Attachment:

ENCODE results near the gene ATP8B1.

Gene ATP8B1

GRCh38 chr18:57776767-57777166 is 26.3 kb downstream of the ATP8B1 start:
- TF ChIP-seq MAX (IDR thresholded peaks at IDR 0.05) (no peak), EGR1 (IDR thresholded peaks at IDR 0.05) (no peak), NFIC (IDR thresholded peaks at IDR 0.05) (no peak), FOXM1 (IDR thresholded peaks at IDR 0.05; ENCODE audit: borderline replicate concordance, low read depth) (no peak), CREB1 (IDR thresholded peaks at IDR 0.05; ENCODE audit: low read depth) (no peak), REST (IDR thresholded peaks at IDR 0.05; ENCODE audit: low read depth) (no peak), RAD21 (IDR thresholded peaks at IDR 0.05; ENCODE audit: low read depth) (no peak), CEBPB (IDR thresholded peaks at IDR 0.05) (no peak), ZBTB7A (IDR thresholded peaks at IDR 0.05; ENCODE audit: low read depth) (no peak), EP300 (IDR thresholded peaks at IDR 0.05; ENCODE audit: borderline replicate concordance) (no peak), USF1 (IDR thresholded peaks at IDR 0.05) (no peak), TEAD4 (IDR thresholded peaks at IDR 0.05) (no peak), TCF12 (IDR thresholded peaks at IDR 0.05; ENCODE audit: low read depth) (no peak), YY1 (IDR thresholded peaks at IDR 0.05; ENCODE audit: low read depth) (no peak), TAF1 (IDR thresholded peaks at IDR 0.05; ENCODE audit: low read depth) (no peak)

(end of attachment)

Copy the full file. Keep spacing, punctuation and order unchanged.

ENCODE results near the gene ATP8B1.

Gene ATP8B1

GRCh38 chr18:57776767-57777166 is 26.3 kb downstream of the ATP8B1 start:
- TF ChIP-seq MAX (IDR thresholded peaks at IDR 0.05) (no peak), EGR1 (IDR thresholded peaks at IDR 0.05) (no peak), NFIC (IDR thresholded peaks at IDR 0.05) (no peak), FOXM1 (IDR thresholded peaks at IDR 0.05; ENCODE audit: borderline replicate concordance, low read depth) (no peak), CREB1 (IDR thresholded peaks at IDR 0.05; ENCODE audit: low read depth) (no peak), REST (IDR thresholded peaks at IDR 0.05; ENCODE audit: low read depth) (no peak), RAD21 (IDR thresholded peaks at IDR 0.05; ENCODE audit: low read depth) (no peak), CEBPB (IDR thresholded peaks at IDR 0.05) (no peak), ZBTB7A (IDR thresholded peaks at IDR 0.05; ENCODE audit: low read depth) (no peak), EP300 (IDR thresholded peaks at IDR 0.05; ENCODE audit: borderline replicate concordance) (no peak), USF1 (IDR thresholded peaks at IDR 0.05) (no peak), TEAD4 (IDR thresholded peaks at IDR 0.05) (no peak), TCF12 (IDR thresholded peaks at IDR 0.05; ENCODE audit: low read depth) (no peak), YY1 (IDR thresholded peaks at IDR 0.05; ENCODE audit: low read depth) (no peak), TAF1 (IDR thresholded peaks at IDR 0.05; ENCODE audit: low read depth) (no peak)